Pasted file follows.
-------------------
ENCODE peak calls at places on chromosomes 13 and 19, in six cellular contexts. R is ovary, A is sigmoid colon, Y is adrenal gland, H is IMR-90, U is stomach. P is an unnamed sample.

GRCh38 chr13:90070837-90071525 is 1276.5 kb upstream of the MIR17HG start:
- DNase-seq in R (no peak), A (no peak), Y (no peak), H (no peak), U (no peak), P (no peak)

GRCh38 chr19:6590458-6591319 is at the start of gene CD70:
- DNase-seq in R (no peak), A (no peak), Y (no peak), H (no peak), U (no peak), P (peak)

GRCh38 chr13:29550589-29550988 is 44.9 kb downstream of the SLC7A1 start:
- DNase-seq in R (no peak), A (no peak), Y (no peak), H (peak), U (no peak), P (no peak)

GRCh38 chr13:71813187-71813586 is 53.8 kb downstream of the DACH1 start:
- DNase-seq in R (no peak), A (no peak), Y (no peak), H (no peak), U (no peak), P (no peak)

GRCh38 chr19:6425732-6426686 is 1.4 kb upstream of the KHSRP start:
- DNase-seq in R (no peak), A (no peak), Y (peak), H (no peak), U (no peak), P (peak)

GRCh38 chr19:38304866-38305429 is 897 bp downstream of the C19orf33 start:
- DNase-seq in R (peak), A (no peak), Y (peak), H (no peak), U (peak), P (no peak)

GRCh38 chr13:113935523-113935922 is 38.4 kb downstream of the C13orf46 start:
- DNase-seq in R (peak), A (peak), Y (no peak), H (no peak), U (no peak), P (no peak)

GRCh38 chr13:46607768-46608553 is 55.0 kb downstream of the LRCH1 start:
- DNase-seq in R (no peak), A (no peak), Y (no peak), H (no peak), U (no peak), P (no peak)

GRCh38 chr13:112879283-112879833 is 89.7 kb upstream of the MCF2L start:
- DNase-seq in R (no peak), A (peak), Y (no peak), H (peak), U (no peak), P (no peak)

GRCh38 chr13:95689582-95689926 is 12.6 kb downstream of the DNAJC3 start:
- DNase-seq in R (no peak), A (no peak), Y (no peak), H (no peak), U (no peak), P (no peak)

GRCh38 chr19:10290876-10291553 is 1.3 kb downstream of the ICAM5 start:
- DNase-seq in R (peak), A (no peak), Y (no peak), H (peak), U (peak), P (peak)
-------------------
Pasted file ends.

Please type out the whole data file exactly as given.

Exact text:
ENCODE peak calls at places on chromosomes 13 and 19, in six cellular contexts. R is ovary, A is sigmoid colon, Y is adrenal gland, H is IMR-90, U is stomach. P is an unnamed sample.

GRCh38 chr13:90070837-90071525 is 1276.5 kb upstream of the MIR17HG start:
- DNase-seq in R (no peak), A (no peak), Y (no peak), H (no peak), U (no peak), P (no peak)

GRCh38 chr19:6590458-6591319 is at the start of gene CD70:
- DNase-seq in R (no peak), A (no peak), Y (no peak), H (no peak), U (no peak), P (peak)

GRCh38 chr13:29550589-29550988 is 44.9 kb downstream of the SLC7A1 start:
- DNase-seq in R (no peak), A (no peak), Y (no peak), H (peak), U (no peak), P (no peak)

GRCh38 chr13:71813187-71813586 is 53.8 kb downstream of the DACH1 start:
- DNase-seq in R (no peak), A (no peak), Y (no peak), H (no peak), U (no peak), P (no peak)

GRCh38 chr19:6425732-6426686 is 1.4 kb upstream of the KHSRP start:
- DNase-seq in R (no peak), A (no peak), Y (peak), H (no peak), U (no peak), P (peak)

GRCh38 chr19:38304866-38305429 is 897 bp downstream of the C19orf33 start:
- DNase-seq in R (peak), A (no peak), Y (peak), H (no peak), U (peak), P (no peak)

GRCh38 chr13:113935523-113935922 is 38.4 kb downstream of the C13orf46 start:
- DNase-seq in R (peak), A (peak), Y (no peak), H (no peak), U (no peak), P (no peak)

GRCh38 chr13:46607768-46608553 is 55.0 kb downstream of the LRCH1 start:
- DNase-seq in R (no peak), A (no peak), Y (no peak), H (no peak), U (no peak), P (no peak)

GRCh38 chr13:112879283-112879833 is 89.7 kb upstream of the MCF2L start:
- DNase-seq in R (no peak), A (peak), Y (no peak), H (peak), U (no peak), P (no peak)

GRCh38 chr13:95689582-95689926 is 12.6 kb downstream of the DNAJC3 start:
- DNase-seq in R (no peak), A (no peak), Y (no peak), H (no peak), U (no peak), P (no peak)

GRCh38 chr19:10290876-10291553 is 1.3 kb downstream of the ICAM5 start:
- DNase-seq in R (peak), A (no peak), Y (no peak), H (peak), U (peak), P (peak)